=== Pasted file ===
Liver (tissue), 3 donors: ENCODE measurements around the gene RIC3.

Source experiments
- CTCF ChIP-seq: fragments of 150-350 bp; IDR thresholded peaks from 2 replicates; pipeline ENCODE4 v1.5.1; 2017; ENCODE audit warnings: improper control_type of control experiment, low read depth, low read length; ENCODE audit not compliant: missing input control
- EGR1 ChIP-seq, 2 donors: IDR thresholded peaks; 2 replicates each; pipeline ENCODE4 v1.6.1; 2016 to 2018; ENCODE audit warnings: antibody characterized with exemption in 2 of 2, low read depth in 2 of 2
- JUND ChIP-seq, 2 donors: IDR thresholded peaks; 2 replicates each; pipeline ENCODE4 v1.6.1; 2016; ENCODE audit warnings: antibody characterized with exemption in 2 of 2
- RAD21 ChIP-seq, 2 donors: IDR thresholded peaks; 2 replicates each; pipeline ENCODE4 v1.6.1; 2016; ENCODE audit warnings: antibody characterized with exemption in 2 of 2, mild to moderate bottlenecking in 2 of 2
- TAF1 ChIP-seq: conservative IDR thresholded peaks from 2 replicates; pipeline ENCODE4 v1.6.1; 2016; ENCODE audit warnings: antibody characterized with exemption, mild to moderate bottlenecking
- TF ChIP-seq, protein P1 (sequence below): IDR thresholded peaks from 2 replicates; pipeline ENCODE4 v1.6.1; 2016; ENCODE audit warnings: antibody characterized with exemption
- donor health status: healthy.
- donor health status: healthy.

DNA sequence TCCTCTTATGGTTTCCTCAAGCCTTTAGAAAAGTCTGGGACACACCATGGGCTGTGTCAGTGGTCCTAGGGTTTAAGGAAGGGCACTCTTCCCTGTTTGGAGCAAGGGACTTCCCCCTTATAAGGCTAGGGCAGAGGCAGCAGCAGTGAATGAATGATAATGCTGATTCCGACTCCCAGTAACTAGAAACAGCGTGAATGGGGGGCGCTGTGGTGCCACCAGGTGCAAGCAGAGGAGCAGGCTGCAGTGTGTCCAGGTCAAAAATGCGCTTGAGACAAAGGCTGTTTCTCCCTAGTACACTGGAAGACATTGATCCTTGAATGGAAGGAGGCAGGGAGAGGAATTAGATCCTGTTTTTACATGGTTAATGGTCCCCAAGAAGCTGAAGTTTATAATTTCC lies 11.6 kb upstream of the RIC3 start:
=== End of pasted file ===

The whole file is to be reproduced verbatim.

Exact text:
Liver (tissue), 3 donors: ENCODE measurements around the gene RIC3.

Source experiments
- CTCF ChIP-seq: fragments of 150-350 bp; IDR thresholded peaks from 2 replicates; pipeline ENCODE4 v1.5.1; 2017; ENCODE audit warnings: improper control_type of control experiment, low read depth, low read length; ENCODE audit not compliant: missing input control
- EGR1 ChIP-seq, 2 donors: IDR thresholded peaks; 2 replicates each; pipeline ENCODE4 v1.6.1; 2016 to 2018; ENCODE audit warnings: antibody characterized with exemption in 2 of 2, low read depth in 2 of 2
- JUND ChIP-seq, 2 donors: IDR thresholded peaks; 2 replicates each; pipeline ENCODE4 v1.6.1; 2016; ENCODE audit warnings: antibody characterized with exemption in 2 of 2
- RAD21 ChIP-seq, 2 donors: IDR thresholded peaks; 2 replicates each; pipeline ENCODE4 v1.6.1; 2016; ENCODE audit warnings: antibody characterized with exemption in 2 of 2, mild to moderate bottlenecking in 2 of 2
- TAF1 ChIP-seq: conservative IDR thresholded peaks from 2 replicates; pipeline ENCODE4 v1.6.1; 2016; ENCODE audit warnings: antibody characterized with exemption, mild to moderate bottlenecking
- TF ChIP-seq, protein P1 (sequence below): IDR thresholded peaks from 2 replicates; pipeline ENCODE4 v1.6.1; 2016; ENCODE audit warnings: antibody characterized with exemption
- donor health status: healthy.
- donor health status: healthy.

DNA sequence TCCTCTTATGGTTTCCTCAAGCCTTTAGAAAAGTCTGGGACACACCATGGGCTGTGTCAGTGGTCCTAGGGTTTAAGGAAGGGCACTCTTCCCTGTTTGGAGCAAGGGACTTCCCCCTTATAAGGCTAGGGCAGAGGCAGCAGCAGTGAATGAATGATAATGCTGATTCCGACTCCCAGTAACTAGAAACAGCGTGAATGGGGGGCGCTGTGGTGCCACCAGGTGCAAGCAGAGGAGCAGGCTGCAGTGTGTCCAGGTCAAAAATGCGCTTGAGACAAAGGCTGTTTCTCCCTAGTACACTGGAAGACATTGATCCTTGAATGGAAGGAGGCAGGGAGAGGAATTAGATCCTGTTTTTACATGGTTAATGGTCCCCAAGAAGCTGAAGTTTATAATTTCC lies 11.6 kb upstream of the RIC3 start: